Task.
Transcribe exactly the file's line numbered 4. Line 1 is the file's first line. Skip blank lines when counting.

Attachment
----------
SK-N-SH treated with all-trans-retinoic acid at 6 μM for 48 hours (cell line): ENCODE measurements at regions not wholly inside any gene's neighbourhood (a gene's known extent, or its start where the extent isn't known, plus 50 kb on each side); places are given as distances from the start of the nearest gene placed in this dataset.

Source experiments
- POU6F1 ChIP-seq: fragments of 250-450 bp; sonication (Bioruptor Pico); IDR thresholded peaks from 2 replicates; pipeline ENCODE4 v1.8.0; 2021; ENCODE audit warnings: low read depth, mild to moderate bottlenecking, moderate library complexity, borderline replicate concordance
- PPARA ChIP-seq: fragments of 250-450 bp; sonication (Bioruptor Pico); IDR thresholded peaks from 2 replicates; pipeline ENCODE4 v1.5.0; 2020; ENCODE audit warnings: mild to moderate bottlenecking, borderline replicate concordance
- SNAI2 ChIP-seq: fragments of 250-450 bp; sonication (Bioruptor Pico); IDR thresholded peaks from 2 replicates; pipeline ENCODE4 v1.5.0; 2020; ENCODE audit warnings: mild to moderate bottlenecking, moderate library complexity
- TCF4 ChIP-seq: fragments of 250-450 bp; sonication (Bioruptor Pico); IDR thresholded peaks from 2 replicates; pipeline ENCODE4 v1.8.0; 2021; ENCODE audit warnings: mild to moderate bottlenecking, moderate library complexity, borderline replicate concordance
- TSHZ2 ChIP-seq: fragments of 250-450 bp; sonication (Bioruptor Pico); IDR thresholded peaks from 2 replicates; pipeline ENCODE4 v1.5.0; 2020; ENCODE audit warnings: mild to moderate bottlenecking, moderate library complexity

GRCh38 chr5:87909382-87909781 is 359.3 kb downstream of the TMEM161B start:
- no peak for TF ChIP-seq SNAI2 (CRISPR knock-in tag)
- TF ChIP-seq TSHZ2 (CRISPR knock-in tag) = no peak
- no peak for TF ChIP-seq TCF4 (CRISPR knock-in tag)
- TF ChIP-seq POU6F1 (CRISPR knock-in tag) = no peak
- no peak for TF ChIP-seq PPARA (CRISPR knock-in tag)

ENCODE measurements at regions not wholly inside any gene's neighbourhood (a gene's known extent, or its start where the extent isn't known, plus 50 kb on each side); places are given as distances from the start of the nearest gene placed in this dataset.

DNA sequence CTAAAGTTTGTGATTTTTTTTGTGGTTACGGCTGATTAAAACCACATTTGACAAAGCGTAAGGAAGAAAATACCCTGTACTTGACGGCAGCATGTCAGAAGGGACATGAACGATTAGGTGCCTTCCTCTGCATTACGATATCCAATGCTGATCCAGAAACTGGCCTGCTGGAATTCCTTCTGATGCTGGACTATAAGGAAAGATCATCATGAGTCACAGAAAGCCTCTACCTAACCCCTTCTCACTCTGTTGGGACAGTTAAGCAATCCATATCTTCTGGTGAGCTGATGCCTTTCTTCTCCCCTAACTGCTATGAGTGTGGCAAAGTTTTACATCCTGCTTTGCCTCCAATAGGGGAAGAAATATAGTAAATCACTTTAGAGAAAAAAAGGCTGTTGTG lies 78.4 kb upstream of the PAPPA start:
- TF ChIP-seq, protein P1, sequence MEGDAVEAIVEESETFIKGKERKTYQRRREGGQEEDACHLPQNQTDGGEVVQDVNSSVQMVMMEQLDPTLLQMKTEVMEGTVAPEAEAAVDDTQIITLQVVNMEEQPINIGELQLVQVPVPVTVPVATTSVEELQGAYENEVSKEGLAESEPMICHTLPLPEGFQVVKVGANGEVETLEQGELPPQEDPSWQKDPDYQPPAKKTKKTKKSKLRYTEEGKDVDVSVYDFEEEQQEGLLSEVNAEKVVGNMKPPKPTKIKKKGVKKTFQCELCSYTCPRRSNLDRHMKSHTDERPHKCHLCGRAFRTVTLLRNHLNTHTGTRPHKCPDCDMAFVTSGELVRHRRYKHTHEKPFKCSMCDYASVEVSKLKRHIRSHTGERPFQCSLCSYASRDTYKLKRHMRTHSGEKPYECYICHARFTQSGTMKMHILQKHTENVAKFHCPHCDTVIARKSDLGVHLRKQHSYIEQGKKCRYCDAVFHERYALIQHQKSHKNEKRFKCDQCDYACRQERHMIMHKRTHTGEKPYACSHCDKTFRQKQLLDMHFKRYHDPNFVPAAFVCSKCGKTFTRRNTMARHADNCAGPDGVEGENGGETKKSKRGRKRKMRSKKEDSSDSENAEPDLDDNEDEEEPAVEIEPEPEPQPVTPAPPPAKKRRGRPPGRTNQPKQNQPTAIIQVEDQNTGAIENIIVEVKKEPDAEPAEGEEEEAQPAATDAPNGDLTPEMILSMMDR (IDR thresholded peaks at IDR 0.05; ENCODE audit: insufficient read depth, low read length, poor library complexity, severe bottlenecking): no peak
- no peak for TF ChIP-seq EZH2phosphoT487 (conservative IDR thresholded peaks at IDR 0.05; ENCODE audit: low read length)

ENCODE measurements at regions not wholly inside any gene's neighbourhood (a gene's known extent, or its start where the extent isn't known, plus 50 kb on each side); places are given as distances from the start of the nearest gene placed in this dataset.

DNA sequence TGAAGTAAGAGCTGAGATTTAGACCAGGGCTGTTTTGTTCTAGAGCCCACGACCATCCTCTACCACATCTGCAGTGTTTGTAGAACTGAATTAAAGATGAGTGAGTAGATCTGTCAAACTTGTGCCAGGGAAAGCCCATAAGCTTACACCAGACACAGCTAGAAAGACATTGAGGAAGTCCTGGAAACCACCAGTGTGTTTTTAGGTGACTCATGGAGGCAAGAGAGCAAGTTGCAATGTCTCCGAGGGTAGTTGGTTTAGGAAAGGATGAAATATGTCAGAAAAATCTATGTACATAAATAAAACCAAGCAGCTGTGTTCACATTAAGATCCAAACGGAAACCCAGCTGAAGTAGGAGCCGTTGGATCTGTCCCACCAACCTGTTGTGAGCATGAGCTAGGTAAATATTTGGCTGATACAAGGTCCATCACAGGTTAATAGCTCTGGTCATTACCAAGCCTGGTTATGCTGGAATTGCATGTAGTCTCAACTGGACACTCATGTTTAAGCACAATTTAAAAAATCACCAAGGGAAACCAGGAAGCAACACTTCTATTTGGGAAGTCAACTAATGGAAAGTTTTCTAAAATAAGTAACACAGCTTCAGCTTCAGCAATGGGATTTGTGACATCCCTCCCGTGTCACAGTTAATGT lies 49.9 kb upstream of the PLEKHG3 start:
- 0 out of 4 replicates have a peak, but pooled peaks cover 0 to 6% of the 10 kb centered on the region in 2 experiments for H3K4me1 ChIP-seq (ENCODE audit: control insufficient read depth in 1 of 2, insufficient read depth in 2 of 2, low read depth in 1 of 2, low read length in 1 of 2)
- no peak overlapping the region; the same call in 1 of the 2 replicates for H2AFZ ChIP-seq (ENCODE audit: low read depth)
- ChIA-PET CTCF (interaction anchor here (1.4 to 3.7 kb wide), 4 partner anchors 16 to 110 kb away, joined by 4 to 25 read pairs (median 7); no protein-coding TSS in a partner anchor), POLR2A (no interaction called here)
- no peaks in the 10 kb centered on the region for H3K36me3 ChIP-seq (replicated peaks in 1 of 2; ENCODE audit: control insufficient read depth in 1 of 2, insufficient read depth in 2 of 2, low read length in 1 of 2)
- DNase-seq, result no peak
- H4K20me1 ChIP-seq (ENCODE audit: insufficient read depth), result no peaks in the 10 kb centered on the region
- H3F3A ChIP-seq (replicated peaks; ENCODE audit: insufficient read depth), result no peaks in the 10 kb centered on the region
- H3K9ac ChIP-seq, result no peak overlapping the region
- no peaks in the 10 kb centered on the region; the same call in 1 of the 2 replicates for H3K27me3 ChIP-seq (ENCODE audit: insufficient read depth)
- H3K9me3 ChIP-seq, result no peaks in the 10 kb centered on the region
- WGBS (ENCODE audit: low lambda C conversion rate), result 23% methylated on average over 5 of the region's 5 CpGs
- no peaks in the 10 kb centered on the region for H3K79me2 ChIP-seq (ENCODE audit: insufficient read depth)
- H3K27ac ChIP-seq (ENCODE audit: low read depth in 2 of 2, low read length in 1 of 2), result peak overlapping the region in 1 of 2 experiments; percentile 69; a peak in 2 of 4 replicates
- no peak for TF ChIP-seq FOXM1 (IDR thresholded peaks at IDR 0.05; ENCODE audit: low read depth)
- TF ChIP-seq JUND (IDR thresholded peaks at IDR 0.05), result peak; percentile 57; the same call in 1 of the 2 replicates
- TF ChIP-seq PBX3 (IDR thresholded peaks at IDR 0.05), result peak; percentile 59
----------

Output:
- PPARA ChIP-seq: fragments of 250-450 bp; sonication (Bioruptor Pico); IDR thresholded peaks from 2 replicates; pipeline ENCODE4 v1.5.0; 2020; ENCODE audit warnings: mild to moderate bottlenecking, borderline replicate concordance